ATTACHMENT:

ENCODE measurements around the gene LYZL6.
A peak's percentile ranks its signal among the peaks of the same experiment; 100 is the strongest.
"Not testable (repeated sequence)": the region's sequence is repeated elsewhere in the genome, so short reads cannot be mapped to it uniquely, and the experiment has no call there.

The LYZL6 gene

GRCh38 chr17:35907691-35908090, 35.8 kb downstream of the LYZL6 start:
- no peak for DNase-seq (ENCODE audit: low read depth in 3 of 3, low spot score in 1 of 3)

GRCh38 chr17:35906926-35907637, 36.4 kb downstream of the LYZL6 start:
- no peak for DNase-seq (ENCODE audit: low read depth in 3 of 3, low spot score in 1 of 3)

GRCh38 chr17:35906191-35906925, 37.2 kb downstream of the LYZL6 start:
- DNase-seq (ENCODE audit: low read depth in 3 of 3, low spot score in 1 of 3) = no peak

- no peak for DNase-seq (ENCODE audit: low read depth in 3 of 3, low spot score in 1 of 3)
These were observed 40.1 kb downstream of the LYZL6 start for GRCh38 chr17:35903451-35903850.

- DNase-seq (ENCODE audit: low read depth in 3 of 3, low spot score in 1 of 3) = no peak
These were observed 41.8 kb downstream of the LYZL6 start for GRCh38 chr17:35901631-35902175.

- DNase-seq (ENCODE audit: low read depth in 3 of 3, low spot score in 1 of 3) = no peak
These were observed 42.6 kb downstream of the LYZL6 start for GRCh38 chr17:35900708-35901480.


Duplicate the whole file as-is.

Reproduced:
ENCODE measurements around the gene LYZL6.
A peak's percentile ranks its signal among the peaks of the same experiment; 100 is the strongest.
"Not testable (repeated sequence)": the region's sequence is repeated elsewhere in the genome, so short reads cannot be mapped to it uniquely, and the experiment has no call there.

The LYZL6 gene

GRCh38 chr17:35907691-35908090, 35.8 kb downstream of the LYZL6 start:
- no peak for DNase-seq (ENCODE audit: low read depth in 3 of 3, low spot score in 1 of 3)

GRCh38 chr17:35906926-35907637, 36.4 kb downstream of the LYZL6 start:
- no peak for DNase-seq (ENCODE audit: low read depth in 3 of 3, low spot score in 1 of 3)

GRCh38 chr17:35906191-35906925, 37.2 kb downstream of the LYZL6 start:
- DNase-seq (ENCODE audit: low read depth in 3 of 3, low spot score in 1 of 3) = no peak

- no peak for DNase-seq (ENCODE audit: low read depth in 3 of 3, low spot score in 1 of 3)
These were observed 40.1 kb downstream of the LYZL6 start for GRCh38 chr17:35903451-35903850.

- DNase-seq (ENCODE audit: low read depth in 3 of 3, low spot score in 1 of 3) = no peak
These were observed 41.8 kb downstream of the LYZL6 start for GRCh38 chr17:35901631-35902175.

- DNase-seq (ENCODE audit: low read depth in 3 of 3, low spot score in 1 of 3) = no peak
These were observed 42.6 kb downstream of the LYZL6 start for GRCh38 chr17:35900708-35901480.